Ukrainian refugees in Poland: For a while, it has been noted that countries are no longer willing to help Ukrainian migrants. Some nations have already curtailed or stopped supporting Ukrainian migrants with aid and assistance. Following the pattern, one more nation has been added to the list. Yes, Poland recently stated that the Ukrainians should prepare for the worst.
For Ukrainian refugees in Poland, the good times are going to end. Warsaw has reduced its backing for Ukrainians remaining in Poland. As on March 1, Ukrainian migrants staying in Polish housing centres will have to pay a higher portion of their stay.
Wednesday saw the implementation of an amendment to an existing law that mandates, Ukrainian refugees staying in Poland group housing facilities for longer than 120 days have to pay 50% of the cost of lodging and meals, or more than 40 zlotys (€9) each day. Beginning in May, refugees whose stay is longer than 180 days will pay 75% of these expenses, or more than 60 zlotys (€13) each day.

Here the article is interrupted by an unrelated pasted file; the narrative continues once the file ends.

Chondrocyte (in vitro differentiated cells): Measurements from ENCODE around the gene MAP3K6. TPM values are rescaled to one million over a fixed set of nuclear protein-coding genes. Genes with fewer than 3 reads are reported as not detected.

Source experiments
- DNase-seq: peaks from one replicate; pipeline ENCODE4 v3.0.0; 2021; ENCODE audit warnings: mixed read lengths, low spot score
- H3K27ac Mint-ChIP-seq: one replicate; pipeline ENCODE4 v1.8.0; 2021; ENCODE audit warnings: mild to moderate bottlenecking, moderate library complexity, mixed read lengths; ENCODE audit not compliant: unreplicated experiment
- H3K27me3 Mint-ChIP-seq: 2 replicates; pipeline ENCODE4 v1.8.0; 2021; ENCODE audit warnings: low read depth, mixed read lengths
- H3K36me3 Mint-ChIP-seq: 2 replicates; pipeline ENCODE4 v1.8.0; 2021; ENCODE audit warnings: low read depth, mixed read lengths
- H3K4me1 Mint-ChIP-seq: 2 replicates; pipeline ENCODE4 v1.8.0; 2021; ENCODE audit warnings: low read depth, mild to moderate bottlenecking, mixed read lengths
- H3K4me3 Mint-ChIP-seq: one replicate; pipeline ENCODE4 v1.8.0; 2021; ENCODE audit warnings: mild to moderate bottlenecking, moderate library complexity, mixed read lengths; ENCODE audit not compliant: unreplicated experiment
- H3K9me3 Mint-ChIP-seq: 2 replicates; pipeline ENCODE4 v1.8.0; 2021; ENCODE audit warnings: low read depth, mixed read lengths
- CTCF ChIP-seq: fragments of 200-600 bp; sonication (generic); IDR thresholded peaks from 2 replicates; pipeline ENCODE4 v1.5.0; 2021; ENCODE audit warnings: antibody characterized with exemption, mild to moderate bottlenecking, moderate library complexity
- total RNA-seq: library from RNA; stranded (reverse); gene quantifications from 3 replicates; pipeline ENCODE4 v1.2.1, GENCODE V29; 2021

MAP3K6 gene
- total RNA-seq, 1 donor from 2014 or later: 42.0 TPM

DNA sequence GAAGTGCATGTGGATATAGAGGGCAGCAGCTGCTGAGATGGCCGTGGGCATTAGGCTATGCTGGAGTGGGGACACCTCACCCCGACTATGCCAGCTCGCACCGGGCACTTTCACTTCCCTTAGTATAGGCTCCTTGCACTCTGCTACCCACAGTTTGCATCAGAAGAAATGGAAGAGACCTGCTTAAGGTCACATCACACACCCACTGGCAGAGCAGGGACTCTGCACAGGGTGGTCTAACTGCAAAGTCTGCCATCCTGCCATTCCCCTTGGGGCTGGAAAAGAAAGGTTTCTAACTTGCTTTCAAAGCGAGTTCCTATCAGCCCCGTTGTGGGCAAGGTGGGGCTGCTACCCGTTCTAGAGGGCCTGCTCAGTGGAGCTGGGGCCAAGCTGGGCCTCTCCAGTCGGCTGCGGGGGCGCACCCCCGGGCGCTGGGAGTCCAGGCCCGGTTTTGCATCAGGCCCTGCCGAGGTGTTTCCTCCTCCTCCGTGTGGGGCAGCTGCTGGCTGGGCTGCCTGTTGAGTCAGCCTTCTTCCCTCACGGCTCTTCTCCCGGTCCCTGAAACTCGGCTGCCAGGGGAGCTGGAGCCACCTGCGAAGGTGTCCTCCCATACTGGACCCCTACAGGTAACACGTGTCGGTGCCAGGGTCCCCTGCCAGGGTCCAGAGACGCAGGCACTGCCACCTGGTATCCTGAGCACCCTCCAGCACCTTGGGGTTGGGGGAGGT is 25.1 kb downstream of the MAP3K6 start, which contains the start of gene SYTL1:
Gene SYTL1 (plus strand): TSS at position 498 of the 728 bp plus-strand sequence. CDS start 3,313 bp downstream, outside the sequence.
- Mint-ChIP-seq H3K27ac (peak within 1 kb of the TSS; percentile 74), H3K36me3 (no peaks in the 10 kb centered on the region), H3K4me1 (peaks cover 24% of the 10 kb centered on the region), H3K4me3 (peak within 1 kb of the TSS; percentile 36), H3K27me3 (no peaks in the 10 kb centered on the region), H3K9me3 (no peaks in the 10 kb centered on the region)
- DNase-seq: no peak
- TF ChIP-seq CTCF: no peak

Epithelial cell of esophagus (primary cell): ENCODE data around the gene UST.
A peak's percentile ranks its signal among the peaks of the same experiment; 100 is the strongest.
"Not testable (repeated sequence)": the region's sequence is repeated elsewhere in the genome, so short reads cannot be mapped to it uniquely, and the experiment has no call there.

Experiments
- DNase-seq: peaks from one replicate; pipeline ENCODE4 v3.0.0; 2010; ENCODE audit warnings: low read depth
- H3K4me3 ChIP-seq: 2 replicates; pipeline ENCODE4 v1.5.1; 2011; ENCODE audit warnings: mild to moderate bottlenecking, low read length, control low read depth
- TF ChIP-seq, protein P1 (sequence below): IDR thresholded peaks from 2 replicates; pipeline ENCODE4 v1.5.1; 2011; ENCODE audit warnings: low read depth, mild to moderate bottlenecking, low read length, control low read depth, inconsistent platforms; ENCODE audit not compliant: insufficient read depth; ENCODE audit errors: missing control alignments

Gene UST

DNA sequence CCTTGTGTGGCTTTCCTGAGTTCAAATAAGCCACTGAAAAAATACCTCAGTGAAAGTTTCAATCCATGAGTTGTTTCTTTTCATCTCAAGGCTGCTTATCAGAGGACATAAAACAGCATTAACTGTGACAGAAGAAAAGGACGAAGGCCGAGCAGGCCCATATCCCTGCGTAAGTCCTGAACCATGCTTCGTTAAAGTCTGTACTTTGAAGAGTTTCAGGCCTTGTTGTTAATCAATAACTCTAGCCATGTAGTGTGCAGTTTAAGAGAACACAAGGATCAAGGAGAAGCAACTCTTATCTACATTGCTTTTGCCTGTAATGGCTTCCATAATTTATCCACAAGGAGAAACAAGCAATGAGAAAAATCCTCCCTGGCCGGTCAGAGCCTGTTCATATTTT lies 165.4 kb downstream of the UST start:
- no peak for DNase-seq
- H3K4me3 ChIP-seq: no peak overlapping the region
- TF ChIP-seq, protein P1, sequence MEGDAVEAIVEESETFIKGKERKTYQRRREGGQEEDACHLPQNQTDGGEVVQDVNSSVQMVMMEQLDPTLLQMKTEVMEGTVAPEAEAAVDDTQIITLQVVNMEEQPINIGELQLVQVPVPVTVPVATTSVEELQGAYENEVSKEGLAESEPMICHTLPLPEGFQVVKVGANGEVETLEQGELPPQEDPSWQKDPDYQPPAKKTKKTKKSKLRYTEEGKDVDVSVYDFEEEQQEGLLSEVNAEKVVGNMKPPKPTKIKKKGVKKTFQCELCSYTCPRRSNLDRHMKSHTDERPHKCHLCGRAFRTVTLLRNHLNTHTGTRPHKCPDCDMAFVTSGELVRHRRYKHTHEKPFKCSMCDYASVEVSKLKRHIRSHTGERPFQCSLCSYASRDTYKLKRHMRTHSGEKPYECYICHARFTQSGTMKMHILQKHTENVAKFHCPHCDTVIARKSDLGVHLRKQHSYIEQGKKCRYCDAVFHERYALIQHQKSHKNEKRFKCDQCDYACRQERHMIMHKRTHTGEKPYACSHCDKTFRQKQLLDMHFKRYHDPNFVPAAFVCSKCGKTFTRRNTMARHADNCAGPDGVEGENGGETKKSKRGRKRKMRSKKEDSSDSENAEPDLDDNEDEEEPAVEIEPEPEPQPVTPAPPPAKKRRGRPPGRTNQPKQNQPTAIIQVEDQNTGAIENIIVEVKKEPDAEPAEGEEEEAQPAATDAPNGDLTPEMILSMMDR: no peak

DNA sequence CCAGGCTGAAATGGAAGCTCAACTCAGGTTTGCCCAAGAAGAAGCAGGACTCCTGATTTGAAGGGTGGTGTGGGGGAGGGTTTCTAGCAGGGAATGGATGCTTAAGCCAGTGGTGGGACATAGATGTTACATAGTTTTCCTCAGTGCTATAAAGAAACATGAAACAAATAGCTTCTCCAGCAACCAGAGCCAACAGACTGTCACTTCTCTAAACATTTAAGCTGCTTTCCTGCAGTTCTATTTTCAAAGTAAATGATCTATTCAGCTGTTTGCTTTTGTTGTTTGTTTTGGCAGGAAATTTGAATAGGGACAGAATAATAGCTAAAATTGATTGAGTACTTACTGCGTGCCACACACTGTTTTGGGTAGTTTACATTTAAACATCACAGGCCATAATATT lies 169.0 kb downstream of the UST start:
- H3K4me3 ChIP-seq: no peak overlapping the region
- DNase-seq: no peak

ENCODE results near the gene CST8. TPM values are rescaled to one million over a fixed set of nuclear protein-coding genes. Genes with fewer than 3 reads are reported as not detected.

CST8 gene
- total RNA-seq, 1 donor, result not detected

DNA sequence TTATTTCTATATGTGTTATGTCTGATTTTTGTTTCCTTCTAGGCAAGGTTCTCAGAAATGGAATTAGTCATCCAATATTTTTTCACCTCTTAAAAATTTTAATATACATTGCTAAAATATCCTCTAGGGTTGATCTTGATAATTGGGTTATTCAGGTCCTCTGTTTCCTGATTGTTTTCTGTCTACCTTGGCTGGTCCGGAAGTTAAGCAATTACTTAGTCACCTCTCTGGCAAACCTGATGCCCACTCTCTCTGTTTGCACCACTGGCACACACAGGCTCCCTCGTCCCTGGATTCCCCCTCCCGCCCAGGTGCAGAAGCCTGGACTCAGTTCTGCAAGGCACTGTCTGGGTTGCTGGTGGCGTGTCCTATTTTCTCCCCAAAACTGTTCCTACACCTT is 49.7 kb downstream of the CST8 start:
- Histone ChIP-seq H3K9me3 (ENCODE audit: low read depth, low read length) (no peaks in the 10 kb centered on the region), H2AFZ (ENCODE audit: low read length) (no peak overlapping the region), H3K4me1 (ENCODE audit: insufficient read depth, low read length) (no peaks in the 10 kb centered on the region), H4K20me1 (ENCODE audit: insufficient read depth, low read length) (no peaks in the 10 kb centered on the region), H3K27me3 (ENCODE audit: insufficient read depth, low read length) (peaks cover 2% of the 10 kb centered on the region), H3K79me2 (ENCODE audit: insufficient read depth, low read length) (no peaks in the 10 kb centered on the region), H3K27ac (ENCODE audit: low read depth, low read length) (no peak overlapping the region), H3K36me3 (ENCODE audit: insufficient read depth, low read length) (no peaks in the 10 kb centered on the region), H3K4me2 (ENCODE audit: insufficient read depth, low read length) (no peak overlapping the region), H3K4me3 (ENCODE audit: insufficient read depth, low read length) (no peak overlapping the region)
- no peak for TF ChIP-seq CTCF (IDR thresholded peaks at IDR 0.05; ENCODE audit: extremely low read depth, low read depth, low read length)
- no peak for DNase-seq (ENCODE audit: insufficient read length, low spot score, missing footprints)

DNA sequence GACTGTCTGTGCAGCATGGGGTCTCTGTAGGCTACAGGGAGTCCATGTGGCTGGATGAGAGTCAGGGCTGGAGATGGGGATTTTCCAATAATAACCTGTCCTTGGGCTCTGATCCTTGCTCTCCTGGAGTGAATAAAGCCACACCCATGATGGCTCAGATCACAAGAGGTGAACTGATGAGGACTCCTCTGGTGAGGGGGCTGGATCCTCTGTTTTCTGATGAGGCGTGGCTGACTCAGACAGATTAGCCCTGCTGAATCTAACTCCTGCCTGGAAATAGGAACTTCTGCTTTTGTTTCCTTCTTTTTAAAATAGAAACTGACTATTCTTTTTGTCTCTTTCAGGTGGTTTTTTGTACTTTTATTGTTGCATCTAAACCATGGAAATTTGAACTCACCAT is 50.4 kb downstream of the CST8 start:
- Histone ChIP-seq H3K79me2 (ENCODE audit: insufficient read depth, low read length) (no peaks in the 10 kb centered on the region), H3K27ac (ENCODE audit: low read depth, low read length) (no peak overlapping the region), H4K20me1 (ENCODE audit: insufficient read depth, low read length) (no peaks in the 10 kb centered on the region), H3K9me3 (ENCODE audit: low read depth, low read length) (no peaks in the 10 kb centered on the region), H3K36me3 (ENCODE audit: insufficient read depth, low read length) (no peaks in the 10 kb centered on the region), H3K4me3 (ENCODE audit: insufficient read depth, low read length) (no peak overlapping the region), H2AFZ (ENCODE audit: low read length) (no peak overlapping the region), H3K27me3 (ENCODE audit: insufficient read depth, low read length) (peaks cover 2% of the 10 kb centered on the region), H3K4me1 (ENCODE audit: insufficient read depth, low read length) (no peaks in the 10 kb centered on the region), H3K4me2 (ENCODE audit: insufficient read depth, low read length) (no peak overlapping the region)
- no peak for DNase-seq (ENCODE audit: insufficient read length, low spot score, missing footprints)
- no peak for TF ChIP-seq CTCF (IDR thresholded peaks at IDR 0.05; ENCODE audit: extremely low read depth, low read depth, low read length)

With this announcement Poland is making it clear that Ukrainians should prepare for the worst. In Poland, the strict law was first enacted in September 2022. On January 23, 2023, President Duda signed it, making the decision official.
According to Pawel Szefernaker, deputy minister of internal affairs and administration, the goal of this approach is not to leave anyone without a place to live. There are more than a million Ukrainian war refugees living in Poland. 80,000 of them are affected by the issue of paying for housing in collective housing facilities because there are so many individuals who reside there.
There are certain restrictions on the new rules, though. Not everyone qualifies for them. Not everyone would be required to pay the fees. Children under the age of 18, individuals with impairments, those who are retired, pregnant women, and those who are raising infants are exempt from the new regulations. Also, in Poland, mothers or other guardians who care for three or more small children alone are exempt from paying fees.
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Over time, pro-Ukraine sentiment has diminished in Europe. As residents and the region’s governments become aware of the costs associated with sheltering refugees.
Also, the European countries are having trouble meeting their basic demands. This may be the driving force for Poland’s decision. Or do Moraweicki and Duda have fresh ideas?